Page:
The Dramatic Shoe Black
From 'Street Life in London', 1877, by John Thomson and Adolphe Smith:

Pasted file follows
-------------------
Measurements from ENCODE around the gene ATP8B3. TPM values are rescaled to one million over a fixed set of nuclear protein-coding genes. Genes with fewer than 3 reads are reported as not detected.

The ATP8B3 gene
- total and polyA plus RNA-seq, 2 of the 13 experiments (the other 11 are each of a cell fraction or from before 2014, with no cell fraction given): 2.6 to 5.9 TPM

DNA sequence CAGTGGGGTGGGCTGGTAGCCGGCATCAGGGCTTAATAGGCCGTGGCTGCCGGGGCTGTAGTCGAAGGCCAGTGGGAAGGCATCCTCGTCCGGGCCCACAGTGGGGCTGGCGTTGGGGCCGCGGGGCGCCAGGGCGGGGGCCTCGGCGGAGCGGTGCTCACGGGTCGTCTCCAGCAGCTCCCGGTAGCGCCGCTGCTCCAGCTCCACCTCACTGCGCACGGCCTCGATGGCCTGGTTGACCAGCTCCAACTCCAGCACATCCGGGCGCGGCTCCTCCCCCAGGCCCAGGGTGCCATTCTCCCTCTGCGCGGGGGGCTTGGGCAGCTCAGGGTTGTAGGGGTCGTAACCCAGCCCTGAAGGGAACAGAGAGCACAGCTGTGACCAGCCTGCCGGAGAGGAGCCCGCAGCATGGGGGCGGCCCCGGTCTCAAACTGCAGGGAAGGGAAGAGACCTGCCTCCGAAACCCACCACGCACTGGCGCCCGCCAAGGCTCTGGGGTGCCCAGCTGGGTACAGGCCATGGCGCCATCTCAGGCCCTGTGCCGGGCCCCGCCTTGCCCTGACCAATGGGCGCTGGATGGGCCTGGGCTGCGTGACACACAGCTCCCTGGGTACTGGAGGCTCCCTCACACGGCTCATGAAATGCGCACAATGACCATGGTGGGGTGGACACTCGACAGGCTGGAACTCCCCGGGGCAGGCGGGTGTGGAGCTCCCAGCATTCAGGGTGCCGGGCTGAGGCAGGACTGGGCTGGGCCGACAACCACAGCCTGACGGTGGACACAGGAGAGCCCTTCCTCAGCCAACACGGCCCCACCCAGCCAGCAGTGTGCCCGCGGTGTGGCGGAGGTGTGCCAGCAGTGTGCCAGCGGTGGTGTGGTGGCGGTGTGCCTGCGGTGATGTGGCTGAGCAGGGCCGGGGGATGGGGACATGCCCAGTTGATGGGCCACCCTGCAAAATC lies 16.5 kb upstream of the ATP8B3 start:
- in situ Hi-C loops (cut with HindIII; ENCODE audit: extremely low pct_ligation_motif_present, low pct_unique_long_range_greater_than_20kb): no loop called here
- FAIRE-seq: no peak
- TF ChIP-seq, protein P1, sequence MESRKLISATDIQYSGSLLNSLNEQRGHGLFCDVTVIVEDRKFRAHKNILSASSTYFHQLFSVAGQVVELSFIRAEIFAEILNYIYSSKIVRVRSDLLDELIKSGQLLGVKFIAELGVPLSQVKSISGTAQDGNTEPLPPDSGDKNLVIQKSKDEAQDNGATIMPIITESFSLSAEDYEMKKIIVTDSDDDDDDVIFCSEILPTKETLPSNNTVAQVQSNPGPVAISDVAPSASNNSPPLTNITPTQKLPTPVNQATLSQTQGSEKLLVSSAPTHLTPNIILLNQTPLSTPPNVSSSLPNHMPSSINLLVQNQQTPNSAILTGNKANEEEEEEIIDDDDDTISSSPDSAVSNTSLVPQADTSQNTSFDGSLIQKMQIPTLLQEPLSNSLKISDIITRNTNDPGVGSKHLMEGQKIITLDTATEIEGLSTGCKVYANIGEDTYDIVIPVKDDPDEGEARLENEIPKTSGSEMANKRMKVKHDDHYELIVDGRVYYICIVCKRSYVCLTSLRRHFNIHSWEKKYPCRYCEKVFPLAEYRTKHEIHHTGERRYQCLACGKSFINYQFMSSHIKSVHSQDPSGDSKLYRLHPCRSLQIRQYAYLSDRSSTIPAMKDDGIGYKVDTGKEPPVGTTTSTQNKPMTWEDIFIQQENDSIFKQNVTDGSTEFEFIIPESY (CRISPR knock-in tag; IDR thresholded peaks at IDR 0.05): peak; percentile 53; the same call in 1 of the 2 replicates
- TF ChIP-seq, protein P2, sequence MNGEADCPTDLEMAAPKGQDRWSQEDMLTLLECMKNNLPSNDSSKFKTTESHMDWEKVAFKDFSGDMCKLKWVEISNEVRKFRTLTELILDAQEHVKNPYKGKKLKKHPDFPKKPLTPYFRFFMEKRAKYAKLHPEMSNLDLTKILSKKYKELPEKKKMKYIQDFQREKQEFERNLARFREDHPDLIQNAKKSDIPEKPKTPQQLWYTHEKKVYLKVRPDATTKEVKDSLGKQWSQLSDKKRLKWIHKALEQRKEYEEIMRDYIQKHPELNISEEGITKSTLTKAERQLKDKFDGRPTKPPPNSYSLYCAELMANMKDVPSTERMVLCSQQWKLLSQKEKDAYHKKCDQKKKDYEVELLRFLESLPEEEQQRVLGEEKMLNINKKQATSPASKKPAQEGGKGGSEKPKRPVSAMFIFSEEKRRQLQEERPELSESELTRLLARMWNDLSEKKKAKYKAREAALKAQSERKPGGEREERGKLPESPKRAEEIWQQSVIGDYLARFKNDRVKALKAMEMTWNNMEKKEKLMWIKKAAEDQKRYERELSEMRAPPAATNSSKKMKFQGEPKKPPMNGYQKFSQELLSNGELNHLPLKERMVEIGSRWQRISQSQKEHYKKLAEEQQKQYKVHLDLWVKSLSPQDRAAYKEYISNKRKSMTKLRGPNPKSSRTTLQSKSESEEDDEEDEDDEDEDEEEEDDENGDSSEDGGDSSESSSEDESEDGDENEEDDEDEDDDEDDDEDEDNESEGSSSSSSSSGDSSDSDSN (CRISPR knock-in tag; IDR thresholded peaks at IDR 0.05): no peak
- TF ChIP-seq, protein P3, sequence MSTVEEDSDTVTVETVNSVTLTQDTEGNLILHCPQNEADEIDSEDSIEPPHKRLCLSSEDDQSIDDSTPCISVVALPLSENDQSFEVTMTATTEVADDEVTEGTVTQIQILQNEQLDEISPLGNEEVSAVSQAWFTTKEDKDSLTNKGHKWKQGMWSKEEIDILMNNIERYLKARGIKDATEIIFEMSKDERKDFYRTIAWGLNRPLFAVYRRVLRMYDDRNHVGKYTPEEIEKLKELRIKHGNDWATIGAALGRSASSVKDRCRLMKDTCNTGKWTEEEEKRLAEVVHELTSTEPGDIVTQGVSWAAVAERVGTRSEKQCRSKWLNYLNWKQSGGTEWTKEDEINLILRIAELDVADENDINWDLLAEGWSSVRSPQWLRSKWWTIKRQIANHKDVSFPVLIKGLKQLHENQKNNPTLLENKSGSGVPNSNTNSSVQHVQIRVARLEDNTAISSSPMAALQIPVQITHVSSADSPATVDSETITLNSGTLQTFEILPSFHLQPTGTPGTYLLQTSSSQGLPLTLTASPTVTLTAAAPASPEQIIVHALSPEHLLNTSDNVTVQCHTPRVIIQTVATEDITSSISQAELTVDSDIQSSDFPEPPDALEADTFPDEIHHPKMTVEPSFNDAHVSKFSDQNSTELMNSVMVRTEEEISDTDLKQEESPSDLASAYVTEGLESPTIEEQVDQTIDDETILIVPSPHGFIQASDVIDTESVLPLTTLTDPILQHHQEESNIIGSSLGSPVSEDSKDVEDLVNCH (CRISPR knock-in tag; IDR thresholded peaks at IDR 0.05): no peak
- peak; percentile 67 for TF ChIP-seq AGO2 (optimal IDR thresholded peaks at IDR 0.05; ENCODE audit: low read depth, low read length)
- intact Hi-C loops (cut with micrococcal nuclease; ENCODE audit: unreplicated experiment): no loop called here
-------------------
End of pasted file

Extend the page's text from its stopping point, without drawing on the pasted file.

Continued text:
"Jacobus Parker, Dramatic Reader, Shoe-Black, and Peddler, is represented in the accompanying photograph standing at his accustomed pitch. Although the career of Parker has been clouded, and his life-story is one of struggle and disappointment, yet he has fought the battle bravely, and, as a veteran, is not without his scars. "There is one thing I am proud of," said Parker, one day; "I am near three-score years and ten, have fought life's battle and won, and will carry with me to the end its chief prizes-a hale heart and a contented mind." "Greed of gain, sir, has never been my motto. It is but a poor object to fill up every nook and cranny of a human heart from boyhood to old age, as it does with many." Again, in his own words, "I have always advocated temperance and detested drunkenness. In my youth I never did apply hot and rebellious liquor to my blood, nor did, with unbashful forehead, woo the means of weakness and debility.' Ah, sir, I have seen wine make woeful wrecks of men and women too, recalling the powerful lines, Oh! thou invisible spirit of drink, if thou hast no other name to go by, let us call thee Devil.''"
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